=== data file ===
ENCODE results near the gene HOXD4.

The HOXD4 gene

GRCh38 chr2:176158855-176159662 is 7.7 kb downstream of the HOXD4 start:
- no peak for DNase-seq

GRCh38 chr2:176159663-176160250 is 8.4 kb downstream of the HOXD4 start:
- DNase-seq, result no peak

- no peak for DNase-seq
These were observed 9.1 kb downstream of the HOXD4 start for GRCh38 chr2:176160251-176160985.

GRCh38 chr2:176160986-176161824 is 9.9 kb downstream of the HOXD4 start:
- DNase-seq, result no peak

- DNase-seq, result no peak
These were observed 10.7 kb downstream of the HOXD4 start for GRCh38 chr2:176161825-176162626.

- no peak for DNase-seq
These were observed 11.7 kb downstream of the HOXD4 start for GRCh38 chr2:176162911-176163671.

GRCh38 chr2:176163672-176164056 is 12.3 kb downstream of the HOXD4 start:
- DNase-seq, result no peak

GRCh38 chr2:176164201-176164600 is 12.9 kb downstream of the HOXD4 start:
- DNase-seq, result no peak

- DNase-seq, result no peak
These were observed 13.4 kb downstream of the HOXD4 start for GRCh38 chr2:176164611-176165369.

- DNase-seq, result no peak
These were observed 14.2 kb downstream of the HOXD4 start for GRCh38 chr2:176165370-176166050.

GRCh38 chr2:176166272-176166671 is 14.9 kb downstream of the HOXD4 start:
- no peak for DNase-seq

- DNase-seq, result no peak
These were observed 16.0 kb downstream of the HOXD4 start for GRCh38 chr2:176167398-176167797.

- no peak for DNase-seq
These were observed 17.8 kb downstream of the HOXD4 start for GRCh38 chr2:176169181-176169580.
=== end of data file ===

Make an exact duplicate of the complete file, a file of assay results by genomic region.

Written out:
ENCODE results near the gene HOXD4.

The HOXD4 gene

GRCh38 chr2:176158855-176159662 is 7.7 kb downstream of the HOXD4 start:
- no peak for DNase-seq

GRCh38 chr2:176159663-176160250 is 8.4 kb downstream of the HOXD4 start:
- DNase-seq, result no peak

- no peak for DNase-seq
These were observed 9.1 kb downstream of the HOXD4 start for GRCh38 chr2:176160251-176160985.

GRCh38 chr2:176160986-176161824 is 9.9 kb downstream of the HOXD4 start:
- DNase-seq, result no peak

- DNase-seq, result no peak
These were observed 10.7 kb downstream of the HOXD4 start for GRCh38 chr2:176161825-176162626.

- no peak for DNase-seq
These were observed 11.7 kb downstream of the HOXD4 start for GRCh38 chr2:176162911-176163671.

GRCh38 chr2:176163672-176164056 is 12.3 kb downstream of the HOXD4 start:
- DNase-seq, result no peak

GRCh38 chr2:176164201-176164600 is 12.9 kb downstream of the HOXD4 start:
- DNase-seq, result no peak

- DNase-seq, result no peak
These were observed 13.4 kb downstream of the HOXD4 start for GRCh38 chr2:176164611-176165369.

- DNase-seq, result no peak
These were observed 14.2 kb downstream of the HOXD4 start for GRCh38 chr2:176165370-176166050.

GRCh38 chr2:176166272-176166671 is 14.9 kb downstream of the HOXD4 start:
- no peak for DNase-seq

- DNase-seq, result no peak
These were observed 16.0 kb downstream of the HOXD4 start for GRCh38 chr2:176167398-176167797.

- no peak for DNase-seq
These were observed 17.8 kb downstream of the HOXD4 start for GRCh38 chr2:176169181-176169580.